Question marks have been raised over the future of Vauxhall’s Ellesmere Port factory with a decision on its fate expected within weeks.
Britain’s upcoming 2030 ban on pure petrol and diesel cars is being cited as one of the main reasons why the outlook for the Cheshire factory – which builds the Astra – is in doubt.
The historic British brand now comes under the Stellantis umbrella thanks to the merger of its previous owner, Groupe PSA, and Fiat Chrysler Automobiles this week.
The merger sees more than 14 brands come together, making it the fourth-largest car company in the world.
New Stellantis chief executive Carlos Tavares is expected to reveal a bold and ambitious plan which will see how technology can be shared across the brands.
However, particularly for the European marques of Peugeot, Citroen, Fiat, Opel and Vauxhall, the new company has inherited a large number of factories all based in Europe.
Governments can ‘create situations which destroy the business model’, Tavares told a press conference yesterday (Jan 19), as Stellantis floated on the New York Stock Exchange.
He said: ‘If we are told that in 2030 internal combustion engines cannot be sold in the UK – which we respect as a decision from the country – then we are not going to invest in internal combustion engines anymore because that makes no sense.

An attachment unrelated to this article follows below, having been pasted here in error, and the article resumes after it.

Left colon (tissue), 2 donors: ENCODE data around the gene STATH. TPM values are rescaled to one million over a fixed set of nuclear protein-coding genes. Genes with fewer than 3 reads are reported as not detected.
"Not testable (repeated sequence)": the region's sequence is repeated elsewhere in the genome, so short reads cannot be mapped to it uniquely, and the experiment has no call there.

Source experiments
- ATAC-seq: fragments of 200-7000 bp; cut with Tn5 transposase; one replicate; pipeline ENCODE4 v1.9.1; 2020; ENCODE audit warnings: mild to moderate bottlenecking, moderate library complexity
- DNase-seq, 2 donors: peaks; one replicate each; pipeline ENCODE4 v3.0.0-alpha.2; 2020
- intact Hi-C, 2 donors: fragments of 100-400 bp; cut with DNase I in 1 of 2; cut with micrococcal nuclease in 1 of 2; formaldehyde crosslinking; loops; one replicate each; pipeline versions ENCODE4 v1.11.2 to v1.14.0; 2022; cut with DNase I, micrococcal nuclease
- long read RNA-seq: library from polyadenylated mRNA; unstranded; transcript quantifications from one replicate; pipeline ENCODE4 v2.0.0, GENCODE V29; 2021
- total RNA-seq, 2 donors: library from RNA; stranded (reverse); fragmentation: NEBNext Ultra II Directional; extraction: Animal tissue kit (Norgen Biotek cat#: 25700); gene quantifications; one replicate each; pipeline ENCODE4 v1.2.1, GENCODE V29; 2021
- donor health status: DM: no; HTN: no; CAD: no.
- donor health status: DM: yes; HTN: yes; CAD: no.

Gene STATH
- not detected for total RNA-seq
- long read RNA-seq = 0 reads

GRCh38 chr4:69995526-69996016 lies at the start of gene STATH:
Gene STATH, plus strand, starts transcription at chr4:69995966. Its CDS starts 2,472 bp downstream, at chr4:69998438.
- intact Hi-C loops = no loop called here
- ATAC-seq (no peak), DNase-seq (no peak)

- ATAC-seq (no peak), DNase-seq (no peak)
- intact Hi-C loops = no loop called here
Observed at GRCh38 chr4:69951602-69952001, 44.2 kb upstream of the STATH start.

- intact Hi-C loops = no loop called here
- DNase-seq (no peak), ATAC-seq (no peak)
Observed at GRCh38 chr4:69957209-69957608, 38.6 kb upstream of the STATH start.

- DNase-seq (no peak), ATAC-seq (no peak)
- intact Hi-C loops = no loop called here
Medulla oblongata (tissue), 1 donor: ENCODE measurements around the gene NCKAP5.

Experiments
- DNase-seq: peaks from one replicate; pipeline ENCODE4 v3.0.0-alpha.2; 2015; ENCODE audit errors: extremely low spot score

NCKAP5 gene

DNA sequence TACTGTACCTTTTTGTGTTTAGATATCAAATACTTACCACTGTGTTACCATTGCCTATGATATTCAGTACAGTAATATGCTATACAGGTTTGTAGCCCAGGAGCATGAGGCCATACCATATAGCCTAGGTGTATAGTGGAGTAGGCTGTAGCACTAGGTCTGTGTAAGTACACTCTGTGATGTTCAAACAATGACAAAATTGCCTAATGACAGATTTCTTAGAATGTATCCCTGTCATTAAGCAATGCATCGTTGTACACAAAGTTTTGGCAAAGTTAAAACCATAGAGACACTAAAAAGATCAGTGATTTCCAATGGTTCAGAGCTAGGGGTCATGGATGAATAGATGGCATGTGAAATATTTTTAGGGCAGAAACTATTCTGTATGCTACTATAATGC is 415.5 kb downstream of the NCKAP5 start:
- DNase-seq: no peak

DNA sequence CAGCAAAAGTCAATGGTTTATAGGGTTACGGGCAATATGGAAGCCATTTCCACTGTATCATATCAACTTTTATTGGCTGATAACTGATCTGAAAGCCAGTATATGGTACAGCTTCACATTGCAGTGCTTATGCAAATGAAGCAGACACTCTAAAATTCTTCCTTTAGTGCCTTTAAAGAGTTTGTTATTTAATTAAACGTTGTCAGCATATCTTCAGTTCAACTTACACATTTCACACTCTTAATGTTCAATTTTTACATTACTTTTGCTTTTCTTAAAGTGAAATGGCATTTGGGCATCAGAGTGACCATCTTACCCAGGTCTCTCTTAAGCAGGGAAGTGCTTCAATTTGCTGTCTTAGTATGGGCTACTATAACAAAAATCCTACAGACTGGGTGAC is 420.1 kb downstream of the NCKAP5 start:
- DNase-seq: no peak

‘It depends also on the UK government’s willingness to protect some kind of automotive industry in its own country.
‘That means that we are going to work on other directions, and then we see if there is a business model for the other directions.’
He added: ‘If you change brutally the rules and if you restrict the rules for business, then there is at one point in time a problem.
‘The more we put stringent objectives on the automotive industry, the more you get close to that limit.’
Tavares said that ‘from a pure logistic perspective’ it could make more sense to focus investment in electric car manufacturing in the EU rather than the UK, because it sells more of the vehicles in the former.
But he added: ‘It depends also on the UK government’s willingness to protect some kind of automotive industry in its own country.’
He said the firm is ‘reviewing those different scenarios’ and expects to make a decision about the Ellesmere Port plant ‘within a few weeks’.
Tavares pledged that ‘we will not shut down plants as a consequence of the merger’, but noted that companies have an ‘ethical responsibility… to make the appropriate decisions’ if a country is ‘putting so many barriers (up) that there is no room to find something that creates value’.
The question mark over Ellesmere Port’s future comes after the factory had lost half a day’s worth of work last week because of shortages of vital semiconductors.
Vauxhall’s Luton van-making plant also faced disruption because of post-Brexit delays at ports, said The Times.
Last week, Honda also said it will have to halt production at its Swindon factory for a week due to a global supply shortage.